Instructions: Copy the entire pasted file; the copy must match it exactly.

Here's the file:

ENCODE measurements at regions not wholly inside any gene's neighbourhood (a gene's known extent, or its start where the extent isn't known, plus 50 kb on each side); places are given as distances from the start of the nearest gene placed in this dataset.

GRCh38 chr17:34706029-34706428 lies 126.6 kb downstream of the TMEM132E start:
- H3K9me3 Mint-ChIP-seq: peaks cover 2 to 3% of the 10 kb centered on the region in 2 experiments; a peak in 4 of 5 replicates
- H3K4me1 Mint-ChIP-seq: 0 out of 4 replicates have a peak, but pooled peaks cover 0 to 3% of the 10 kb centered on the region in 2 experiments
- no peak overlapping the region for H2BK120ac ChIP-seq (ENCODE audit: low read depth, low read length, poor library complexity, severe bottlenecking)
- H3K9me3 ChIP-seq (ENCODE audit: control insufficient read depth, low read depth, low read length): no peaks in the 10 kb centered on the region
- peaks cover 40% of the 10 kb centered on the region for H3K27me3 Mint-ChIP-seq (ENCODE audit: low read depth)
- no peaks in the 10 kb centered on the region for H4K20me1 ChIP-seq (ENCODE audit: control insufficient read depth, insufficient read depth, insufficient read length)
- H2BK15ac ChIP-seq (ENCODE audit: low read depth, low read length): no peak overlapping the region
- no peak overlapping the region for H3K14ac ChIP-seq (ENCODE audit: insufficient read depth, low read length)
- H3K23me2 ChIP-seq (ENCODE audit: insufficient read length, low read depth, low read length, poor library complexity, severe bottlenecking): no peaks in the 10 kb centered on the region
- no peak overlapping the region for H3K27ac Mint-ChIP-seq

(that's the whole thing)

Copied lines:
ENCODE measurements at regions not wholly inside any gene's neighbourhood (a gene's known extent, or its start where the extent isn't known, plus 50 kb on each side); places are given as distances from the start of the nearest gene placed in this dataset.

GRCh38 chr17:34706029-34706428 lies 126.6 kb downstream of the TMEM132E start:
- H3K9me3 Mint-ChIP-seq: peaks cover 2 to 3% of the 10 kb centered on the region in 2 experiments; a peak in 4 of 5 replicates
- H3K4me1 Mint-ChIP-seq: 0 out of 4 replicates have a peak, but pooled peaks cover 0 to 3% of the 10 kb centered on the region in 2 experiments
- no peak overlapping the region for H2BK120ac ChIP-seq (ENCODE audit: low read depth, low read length, poor library complexity, severe bottlenecking)
- H3K9me3 ChIP-seq (ENCODE audit: control insufficient read depth, low read depth, low read length): no peaks in the 10 kb centered on the region
- peaks cover 40% of the 10 kb centered on the region for H3K27me3 Mint-ChIP-seq (ENCODE audit: low read depth)
- no peaks in the 10 kb centered on the region for H4K20me1 ChIP-seq (ENCODE audit: control insufficient read depth, insufficient read depth, insufficient read length)
- H2BK15ac ChIP-seq (ENCODE audit: low read depth, low read length): no peak overlapping the region
- no peak overlapping the region for H3K14ac ChIP-seq (ENCODE audit: insufficient read depth, low read length)
- H3K23me2 ChIP-seq (ENCODE audit: insufficient read length, low read depth, low read length, poor library complexity, severe bottlenecking): no peaks in the 10 kb centered on the region
- no peak overlapping the region for H3K27ac Mint-ChIP-seq